Like clockwork, Gartner and IDC present their PC shipment research data on the same day. Both research firms use their own methodology so the figures vary a bit but the overall conclusion is that PC sales are still dropping hard. Gartner writes PC unit shipments fell to 68.4 million units last quarter, a 9.5 percent drop versus Q2 2014, while IDC talks about a 11.8 percent fall to 66.1 million units.
IDC writes that while the second quarter decline in PC shipments was significant, and slightly more than expected, the overall trend fits with expectations. The firm offers a multitude of explanations for the lower sales volume, including the fact that last year there was somewhat of an uptick in sales related to the end of Windows XP support. Other reasons include higher PC pricing in many parts of the world due to the strong dollar as well as the reduced inventory in the channel ahead of the introduction of Windows 10.
"Although the second quarter decline in PC shipments was significant, and slightly more than expected, the overall trend fits with expectations," said Loren Loverde, Vice President, Worldwide PC Trackers & Forecasting. "We continue to expect low to mid-single digit declines in volume during the second half of the year with volume stabilizing in future years. We're expecting the Windows 10 launch to go relatively well, though many users will opt for a free OS upgrade rather than buying a new PC. Competition from 2-in-1 devices and phones remains an issue, but the economic environment has had a larger impact lately, and that should stabilize or improve going forward."
"The U.S. market was in line with forecasts, declining -3.3% from a year ago, after avoiding the global market declines over the past five quarters. Soft retail demand, short term weakness from inventory reductions, some cannibalization from competing devices, and low demand for large commercial refreshes are among the factors that reduced PC shipments," said Rajani Singh, Senior Research Analyst, Personal Computers. "Nevertheless, moving forward, we expect a healthy second half as inventory and purchase decisions pick up following the launch of Windows 10. Emerging product categories will remain a bright spot as attention shifts to convertibles and Chromebooks in the commercial as well as consumer segments."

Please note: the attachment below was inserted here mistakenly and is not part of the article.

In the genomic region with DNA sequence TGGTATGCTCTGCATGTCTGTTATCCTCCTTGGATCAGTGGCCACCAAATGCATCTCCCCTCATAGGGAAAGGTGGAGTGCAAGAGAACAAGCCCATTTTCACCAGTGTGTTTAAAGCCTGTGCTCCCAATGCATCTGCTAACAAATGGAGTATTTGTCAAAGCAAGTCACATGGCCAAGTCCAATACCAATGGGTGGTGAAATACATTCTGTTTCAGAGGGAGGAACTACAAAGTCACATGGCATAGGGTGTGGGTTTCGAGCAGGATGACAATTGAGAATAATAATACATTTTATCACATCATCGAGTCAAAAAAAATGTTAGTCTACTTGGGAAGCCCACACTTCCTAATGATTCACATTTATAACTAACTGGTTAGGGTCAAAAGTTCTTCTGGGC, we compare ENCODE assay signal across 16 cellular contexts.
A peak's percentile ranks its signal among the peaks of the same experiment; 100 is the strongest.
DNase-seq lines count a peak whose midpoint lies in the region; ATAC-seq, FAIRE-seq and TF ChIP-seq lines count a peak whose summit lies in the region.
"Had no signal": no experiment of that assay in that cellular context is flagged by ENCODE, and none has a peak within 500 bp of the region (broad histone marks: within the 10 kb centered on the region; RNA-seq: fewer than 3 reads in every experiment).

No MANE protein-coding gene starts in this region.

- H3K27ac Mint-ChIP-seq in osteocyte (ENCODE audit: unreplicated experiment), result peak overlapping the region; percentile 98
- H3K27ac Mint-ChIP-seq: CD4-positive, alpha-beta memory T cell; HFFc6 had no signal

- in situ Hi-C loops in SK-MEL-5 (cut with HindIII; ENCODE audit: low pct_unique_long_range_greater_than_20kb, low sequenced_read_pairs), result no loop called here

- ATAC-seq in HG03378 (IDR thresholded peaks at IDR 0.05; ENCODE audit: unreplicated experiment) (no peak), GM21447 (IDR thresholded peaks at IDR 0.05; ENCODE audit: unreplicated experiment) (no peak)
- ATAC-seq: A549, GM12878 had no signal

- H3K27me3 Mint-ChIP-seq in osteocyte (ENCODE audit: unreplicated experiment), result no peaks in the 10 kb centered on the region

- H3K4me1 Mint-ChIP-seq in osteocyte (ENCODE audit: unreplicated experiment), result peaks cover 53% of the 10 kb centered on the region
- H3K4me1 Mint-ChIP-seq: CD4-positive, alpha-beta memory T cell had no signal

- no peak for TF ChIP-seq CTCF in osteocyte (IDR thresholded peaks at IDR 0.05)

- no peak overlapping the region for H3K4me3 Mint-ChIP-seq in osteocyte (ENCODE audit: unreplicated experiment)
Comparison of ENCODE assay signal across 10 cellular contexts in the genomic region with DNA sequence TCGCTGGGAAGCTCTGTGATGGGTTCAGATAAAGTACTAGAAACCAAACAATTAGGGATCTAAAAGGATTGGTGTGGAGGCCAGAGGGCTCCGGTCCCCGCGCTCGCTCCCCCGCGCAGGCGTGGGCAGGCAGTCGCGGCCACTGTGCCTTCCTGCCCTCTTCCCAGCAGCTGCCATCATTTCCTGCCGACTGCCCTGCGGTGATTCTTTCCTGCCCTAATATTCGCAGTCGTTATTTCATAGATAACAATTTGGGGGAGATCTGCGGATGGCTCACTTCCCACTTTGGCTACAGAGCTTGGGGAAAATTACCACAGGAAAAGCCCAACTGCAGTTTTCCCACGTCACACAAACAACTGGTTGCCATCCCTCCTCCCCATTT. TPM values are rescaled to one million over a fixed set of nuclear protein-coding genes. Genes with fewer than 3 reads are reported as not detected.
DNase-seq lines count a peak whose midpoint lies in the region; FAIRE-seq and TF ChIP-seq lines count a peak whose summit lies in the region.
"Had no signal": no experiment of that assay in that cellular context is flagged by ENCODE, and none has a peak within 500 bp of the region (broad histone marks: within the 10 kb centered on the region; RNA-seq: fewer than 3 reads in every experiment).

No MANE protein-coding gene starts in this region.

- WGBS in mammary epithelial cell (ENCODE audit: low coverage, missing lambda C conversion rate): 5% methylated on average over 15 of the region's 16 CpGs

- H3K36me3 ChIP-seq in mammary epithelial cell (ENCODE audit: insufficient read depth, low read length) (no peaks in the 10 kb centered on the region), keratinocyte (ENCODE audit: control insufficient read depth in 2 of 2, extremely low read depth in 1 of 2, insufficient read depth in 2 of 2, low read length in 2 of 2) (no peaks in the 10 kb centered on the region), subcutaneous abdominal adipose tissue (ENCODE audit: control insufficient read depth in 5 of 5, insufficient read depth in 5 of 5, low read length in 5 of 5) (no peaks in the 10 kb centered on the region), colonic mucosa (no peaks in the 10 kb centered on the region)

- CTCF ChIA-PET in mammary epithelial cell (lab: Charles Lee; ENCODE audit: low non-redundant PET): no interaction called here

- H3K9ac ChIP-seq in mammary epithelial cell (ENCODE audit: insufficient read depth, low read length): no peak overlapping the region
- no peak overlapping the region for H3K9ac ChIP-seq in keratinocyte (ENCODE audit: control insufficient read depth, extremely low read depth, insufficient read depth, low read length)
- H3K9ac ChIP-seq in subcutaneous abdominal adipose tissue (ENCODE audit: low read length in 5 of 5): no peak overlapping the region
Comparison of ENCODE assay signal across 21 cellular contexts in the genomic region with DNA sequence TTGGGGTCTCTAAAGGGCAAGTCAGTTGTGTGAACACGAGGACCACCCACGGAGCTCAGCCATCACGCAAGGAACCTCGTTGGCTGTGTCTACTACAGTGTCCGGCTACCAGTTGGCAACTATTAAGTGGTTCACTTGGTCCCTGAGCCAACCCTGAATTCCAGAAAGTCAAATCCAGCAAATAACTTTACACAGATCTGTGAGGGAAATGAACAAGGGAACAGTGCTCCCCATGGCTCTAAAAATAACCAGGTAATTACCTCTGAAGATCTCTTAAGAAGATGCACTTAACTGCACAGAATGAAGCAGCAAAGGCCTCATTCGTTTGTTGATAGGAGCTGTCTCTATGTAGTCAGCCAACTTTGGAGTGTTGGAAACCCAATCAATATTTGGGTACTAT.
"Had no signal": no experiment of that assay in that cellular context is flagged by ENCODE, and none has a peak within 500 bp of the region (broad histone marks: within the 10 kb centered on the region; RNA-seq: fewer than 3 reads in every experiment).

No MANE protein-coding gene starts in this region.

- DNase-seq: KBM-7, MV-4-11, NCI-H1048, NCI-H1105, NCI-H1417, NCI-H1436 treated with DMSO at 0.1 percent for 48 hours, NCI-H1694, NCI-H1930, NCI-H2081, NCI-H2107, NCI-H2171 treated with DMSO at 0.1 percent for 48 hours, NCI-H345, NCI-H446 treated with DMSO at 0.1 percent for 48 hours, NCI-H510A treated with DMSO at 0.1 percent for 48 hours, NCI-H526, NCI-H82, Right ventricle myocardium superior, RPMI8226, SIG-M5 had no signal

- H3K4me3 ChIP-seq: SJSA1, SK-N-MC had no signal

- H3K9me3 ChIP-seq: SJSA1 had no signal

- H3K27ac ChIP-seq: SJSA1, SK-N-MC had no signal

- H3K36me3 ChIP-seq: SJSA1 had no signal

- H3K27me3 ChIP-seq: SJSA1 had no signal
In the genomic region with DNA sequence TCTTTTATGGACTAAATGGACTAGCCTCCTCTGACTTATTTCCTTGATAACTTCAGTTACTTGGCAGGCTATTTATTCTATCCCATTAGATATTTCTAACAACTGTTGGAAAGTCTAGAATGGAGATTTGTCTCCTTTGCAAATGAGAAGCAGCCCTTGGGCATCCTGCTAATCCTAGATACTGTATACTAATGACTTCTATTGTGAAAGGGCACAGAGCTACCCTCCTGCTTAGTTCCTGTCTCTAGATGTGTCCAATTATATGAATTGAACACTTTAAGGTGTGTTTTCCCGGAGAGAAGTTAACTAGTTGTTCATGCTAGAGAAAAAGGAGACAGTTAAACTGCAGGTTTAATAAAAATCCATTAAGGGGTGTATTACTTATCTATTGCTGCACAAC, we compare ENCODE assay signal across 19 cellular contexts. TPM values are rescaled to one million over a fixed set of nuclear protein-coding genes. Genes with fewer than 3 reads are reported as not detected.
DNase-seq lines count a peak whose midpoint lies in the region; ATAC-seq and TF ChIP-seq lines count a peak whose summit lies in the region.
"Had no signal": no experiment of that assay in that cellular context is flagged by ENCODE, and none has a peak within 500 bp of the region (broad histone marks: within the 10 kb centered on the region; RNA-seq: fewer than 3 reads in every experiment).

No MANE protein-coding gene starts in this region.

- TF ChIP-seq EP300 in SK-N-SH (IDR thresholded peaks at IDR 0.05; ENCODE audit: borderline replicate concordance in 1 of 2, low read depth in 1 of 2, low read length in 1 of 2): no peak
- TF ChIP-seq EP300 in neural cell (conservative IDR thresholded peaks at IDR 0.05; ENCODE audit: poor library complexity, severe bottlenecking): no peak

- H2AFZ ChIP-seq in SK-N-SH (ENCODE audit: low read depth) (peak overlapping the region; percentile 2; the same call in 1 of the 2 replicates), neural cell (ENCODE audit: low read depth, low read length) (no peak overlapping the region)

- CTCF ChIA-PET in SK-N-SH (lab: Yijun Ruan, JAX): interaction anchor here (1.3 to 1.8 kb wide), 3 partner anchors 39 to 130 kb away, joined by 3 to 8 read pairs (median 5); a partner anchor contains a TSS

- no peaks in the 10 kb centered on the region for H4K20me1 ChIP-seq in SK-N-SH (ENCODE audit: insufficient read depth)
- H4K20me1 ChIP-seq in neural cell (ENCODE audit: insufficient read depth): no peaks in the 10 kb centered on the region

Below is the list of the largest PC shippers in Q2 2015 as calculated by IDC. The figures show that with the exception of ASUS, four out of five of the world's largest PC makers managed to increase their marketshare versus the same period the year before. Apple was the only one showing growth, IDC estimates Apple saw its shipments soar by 16.1 percent in the declining PC market.
Gartner points out this was the steepest PC shipment decline since Q3 2013 but explains the market is expected to go back to slow and steady growth in 2016 as the firm believes the major reasons behind the drop in shipments are temporary events.
"The price hike of PCs became more apparent in some regions due to a sharp appreciation of the U.S. dollar against local currencies," Mikako Kitagawa, principal analyst at Gartner. "The price hike could hinder PC demand in these regions. Secondly, the worldwide PC market experienced unusually positive desk-based growth last year due to the end of Windows XP support. After the XP impact was phased out, there have not been any major growth drivers to stimulate a PC refresh. Lastly, the Windows 10 launch scheduled for 3Q15 has created self-regulated inventory control. PC vendors and the channels tried clearing inventory as much as possible before the Windows 10 launch."
When you compare Gartner's top PC maker chart with the one from IDC there are some big differences. The top three is the same but the marketshare figures and (negative) growth rates vary significantly. Another major difference is that while IDC claims Apple is the fourth largest PC maker in the world, Apple isn't even part of Gartner's top five.